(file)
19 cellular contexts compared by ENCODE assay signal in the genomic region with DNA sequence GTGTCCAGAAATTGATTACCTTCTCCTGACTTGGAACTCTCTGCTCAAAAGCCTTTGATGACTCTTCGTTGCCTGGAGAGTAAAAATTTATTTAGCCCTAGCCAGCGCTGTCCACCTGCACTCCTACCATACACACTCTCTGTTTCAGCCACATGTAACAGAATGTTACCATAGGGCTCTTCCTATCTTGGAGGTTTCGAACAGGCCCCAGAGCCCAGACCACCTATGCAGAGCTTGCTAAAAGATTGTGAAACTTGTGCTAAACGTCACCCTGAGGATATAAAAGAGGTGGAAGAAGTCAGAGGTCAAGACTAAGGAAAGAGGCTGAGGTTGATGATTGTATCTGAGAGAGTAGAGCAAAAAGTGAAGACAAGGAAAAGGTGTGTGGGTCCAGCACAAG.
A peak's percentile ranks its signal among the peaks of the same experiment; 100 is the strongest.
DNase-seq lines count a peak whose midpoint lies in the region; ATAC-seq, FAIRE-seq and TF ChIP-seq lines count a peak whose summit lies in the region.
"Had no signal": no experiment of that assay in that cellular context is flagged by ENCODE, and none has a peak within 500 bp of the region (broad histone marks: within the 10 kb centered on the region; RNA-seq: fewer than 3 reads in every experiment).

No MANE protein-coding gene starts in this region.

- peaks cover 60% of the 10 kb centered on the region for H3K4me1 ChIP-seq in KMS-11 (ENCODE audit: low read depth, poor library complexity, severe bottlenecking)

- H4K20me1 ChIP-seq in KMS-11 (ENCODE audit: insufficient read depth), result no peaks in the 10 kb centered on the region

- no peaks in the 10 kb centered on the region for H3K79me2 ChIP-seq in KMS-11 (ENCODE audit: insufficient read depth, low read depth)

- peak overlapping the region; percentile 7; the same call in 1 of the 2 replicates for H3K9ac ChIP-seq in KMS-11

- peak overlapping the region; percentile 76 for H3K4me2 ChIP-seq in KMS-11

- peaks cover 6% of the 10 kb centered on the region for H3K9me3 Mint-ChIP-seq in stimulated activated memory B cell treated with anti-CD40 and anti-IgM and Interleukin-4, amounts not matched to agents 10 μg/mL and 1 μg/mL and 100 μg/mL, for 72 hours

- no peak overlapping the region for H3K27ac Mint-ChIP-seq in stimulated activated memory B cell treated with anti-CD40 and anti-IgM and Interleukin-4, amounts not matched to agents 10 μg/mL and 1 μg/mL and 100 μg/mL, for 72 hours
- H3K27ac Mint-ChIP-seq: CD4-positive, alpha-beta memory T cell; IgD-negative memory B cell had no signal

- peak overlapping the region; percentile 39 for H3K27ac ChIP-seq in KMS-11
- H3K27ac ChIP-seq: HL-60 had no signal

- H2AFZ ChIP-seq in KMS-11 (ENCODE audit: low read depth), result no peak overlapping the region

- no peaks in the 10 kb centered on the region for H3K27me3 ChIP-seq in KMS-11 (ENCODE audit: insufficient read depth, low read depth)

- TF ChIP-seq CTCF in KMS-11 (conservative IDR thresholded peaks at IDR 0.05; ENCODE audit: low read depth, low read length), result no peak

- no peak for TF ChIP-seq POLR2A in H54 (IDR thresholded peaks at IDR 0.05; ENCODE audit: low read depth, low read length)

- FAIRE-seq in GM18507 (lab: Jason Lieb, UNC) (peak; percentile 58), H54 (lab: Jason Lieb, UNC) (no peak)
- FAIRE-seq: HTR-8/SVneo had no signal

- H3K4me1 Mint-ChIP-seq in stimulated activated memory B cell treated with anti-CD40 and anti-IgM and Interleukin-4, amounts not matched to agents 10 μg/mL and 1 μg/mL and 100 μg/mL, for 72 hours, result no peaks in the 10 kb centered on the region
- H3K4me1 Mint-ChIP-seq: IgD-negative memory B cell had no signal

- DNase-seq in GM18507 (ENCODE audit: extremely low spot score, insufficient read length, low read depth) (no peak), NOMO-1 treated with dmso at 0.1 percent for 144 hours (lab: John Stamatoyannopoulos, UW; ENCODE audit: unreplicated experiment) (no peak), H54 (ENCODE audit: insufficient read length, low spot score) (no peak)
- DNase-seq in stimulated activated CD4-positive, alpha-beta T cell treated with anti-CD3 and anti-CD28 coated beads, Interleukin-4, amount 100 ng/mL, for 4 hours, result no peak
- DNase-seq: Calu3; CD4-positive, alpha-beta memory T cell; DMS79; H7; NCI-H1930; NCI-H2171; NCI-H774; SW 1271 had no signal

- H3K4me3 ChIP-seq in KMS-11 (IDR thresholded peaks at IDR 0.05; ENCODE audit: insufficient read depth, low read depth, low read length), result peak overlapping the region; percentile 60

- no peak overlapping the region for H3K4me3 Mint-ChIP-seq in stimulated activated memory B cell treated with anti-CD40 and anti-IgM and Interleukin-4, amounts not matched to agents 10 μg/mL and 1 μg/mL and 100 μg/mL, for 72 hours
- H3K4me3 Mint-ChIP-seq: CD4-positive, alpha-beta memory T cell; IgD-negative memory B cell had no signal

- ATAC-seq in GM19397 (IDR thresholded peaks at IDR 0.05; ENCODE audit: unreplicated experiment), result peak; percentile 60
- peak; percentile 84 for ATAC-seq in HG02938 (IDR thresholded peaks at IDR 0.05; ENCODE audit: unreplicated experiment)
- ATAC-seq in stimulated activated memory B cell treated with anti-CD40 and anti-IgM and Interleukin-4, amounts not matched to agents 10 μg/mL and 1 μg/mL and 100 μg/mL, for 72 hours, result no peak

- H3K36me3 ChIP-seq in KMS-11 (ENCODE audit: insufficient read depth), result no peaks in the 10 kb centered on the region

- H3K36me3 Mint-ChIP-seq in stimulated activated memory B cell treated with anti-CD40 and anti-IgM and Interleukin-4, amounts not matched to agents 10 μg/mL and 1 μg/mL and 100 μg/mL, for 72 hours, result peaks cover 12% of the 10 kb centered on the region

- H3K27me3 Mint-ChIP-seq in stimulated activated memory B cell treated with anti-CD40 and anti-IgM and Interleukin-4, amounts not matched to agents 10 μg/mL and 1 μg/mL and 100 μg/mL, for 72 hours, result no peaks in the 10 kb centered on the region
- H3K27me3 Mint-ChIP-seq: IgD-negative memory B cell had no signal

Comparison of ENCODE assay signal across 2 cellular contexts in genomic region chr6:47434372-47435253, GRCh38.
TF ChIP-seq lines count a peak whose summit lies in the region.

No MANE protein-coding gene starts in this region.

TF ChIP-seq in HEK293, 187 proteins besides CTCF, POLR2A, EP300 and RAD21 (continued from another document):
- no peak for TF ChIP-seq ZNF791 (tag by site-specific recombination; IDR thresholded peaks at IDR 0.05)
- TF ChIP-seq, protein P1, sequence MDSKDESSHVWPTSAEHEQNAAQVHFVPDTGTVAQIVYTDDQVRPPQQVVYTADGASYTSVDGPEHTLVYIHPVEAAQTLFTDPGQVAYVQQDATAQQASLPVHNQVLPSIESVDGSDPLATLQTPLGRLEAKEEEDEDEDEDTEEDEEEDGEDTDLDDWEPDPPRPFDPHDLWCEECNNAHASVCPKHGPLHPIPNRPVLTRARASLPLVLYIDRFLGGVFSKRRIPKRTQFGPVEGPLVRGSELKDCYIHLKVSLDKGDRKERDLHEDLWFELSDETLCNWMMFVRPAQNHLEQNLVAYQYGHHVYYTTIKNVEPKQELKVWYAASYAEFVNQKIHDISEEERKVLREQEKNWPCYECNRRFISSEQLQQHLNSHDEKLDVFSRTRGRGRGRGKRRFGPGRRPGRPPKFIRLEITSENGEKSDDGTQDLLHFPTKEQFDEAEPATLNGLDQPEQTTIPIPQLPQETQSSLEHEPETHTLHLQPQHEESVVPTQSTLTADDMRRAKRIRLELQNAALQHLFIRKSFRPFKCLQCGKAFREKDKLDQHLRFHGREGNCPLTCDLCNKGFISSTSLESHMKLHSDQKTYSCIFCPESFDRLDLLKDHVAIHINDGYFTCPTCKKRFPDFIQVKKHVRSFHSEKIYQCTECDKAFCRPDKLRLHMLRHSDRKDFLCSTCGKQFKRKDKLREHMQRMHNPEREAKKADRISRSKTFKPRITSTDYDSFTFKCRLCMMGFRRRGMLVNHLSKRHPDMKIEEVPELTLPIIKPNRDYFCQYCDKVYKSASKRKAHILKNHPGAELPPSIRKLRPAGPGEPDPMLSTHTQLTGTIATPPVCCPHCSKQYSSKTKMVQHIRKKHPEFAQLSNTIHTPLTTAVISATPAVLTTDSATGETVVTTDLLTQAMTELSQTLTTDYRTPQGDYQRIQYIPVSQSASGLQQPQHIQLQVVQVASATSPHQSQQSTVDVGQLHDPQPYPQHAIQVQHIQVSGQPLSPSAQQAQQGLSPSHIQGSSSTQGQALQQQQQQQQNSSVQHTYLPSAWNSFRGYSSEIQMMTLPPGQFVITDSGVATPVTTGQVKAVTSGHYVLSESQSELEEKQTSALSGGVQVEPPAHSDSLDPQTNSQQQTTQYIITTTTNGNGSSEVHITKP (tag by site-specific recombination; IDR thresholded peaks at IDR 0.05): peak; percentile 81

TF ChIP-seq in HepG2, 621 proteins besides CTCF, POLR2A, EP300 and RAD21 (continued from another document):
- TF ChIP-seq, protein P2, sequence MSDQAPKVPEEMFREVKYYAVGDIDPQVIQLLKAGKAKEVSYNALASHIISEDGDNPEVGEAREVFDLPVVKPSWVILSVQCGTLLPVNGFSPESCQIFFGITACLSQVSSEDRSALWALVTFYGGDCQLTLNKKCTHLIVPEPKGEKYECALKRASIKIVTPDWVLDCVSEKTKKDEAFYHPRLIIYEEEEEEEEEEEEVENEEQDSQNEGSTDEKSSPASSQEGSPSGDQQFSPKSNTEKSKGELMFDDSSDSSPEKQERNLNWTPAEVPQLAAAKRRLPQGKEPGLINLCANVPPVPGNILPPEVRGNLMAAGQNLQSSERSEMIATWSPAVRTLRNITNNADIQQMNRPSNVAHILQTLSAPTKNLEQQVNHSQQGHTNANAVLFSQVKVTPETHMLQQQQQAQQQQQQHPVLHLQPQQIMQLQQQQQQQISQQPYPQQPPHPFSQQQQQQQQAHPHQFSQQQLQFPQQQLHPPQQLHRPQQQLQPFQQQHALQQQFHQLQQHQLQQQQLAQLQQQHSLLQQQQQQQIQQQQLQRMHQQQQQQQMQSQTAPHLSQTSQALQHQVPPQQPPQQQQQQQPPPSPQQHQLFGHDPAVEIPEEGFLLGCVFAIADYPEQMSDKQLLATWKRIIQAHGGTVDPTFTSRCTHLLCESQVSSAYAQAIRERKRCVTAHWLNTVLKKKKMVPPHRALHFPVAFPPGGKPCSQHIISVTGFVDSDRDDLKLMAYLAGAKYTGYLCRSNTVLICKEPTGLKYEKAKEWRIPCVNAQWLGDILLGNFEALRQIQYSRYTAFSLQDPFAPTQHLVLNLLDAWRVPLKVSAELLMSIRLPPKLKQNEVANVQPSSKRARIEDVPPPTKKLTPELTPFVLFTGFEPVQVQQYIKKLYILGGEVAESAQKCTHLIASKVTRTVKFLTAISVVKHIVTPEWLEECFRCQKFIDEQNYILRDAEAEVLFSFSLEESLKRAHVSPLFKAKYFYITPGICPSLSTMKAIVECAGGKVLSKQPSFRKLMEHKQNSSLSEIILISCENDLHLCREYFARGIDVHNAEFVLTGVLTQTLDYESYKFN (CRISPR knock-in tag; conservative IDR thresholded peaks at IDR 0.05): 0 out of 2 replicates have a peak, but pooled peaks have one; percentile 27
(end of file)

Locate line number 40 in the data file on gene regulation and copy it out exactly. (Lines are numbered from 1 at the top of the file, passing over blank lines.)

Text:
TF ChIP-seq in HEK293, 187 proteins besides CTCF, POLR2A, EP300 and RAD21 (continued from another document):